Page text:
A guest post on the subject.
A fascinating look at preventing dogs from becoming bored, by guest author Amber Kingsley.
Dogs and Boredom
by Amber Kingsley.
The daily care and keeping of our canine friends comprises several quotidian tasks. Feeding, walking, fresh water and brushing become just another part of our busy lives, much like our morning shower, dinner preparations, or daily commute. In the hustle and bustle, it’s important to remember that just like us, our dogs, stuck in the mix of the weekly routine, can become bored.
What does a bored dog look like? Often times, a dog that is bored will resort to bad behavior, whether it’s getting into the garbage and strewing it all over the house, or chewing on an expensive pair of dress shoes. Keeping a dog free from boredom requires some simple fixes that boil down to attention and stimulation.
In the first place, it’s necessary that a dog gets enough walking exercise to stave off boredom in addition to bad behavior. A dog that is walked regularly will be better behaved and happier in general. Walking is crucial for your dog’s overall good health both physically and emotionally; dogs experience walking with an owner as quality time that reinforces both trust and bonding.
Dogs are very much pack animals, and they enjoy meeting new people and other dogs. Take your dog to the dog park, and bring him along in the car or to new events. Socializing your dog is a great way to keep your dog interested and well-rounded.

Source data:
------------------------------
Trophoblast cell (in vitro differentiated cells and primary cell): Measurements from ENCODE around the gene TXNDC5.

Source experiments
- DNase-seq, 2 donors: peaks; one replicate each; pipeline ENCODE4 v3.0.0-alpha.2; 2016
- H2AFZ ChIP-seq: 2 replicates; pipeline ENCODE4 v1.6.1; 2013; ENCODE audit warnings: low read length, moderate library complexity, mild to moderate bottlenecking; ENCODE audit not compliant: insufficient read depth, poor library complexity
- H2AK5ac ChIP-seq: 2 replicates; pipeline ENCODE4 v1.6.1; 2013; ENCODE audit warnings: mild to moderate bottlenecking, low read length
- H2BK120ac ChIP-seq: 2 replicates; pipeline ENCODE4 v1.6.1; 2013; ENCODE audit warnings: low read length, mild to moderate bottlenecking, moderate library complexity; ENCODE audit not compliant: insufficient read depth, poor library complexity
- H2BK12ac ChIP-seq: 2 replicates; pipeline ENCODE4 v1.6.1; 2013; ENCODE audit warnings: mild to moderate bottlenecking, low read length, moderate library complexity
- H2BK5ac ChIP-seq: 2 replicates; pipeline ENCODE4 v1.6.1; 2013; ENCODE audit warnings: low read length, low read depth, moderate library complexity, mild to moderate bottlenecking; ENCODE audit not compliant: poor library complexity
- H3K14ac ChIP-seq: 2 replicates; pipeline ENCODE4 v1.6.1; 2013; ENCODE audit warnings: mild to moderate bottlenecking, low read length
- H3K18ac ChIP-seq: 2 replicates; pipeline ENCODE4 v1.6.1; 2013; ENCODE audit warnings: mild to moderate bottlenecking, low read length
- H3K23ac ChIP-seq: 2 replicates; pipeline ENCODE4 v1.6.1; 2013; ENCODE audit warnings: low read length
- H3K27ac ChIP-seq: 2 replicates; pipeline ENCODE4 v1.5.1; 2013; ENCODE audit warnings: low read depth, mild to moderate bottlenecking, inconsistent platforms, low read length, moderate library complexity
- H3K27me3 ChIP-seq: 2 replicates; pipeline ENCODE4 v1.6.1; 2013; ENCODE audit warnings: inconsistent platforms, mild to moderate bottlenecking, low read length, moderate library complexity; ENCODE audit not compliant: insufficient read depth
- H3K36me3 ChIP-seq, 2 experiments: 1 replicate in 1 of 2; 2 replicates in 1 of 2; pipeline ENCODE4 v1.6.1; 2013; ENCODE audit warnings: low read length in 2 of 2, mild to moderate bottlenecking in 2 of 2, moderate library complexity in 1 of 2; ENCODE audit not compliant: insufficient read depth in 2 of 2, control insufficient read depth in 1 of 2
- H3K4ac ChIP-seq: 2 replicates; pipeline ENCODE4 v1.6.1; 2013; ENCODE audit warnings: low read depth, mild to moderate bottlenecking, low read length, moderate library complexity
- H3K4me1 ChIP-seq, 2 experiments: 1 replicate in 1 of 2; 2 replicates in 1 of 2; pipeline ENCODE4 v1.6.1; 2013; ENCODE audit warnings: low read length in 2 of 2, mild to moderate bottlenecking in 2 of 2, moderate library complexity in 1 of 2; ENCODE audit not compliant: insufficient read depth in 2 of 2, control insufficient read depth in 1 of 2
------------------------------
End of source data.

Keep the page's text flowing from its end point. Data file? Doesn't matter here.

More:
Though walks and trips are as necessary as feeding and grooming, one area that may fall by the wayside is play. Playtime is similar to walking in that it offers stimulation for your pet. Squeaky toys and balls are a good option for playing fetch, while rawhides or rag bones are great for games of tug. Don’t be afraid to mix it up with new tricks or toys.
Dogs are intelligent and sensitive creatures. Dogs often react in ways that we do, and just like us, they get bogged down with depressing boredom and the same old routine. In order to get through our at times hectic schedules, we get stuck in routines and forget to play. With all of the daily tasks we need to complete, we sometimes ignore the excitement of imagination or the benefits of self-examination. We are social creatures too, and getting out is just as important for us as it is for our pets, even if we would rather stay at home with the TV.
Taking care of our dog’s boredom reminds us to invest in our lives. Just as it doesn’t take much to get your furry friend’s eyes sparkling, it does us good to see the value of the simple things. Whether it’s getting out in nature, moving our bodies, or setting aside time to play with our family members and friends, we need some of the same basic maintenance as our dogs do. More than that, owning dogs teaches people how to be more human. At the end of the day, we need to bond with each other and get what we can out of our surroundings.
“… owning dogs teaches people how to be more human“. Ain’t that the truth!
Thank you, Amber.
By way of background, Amber is a journalist as well as a lifetime pet lover. When she’s not traveling the world, she’s usually spending time at home with her pets, and wants to help others make sure that their pets are as happy as they can be.
Don’t know about you but I would love to read more guest articles from her! Good people, do let me have your feedback!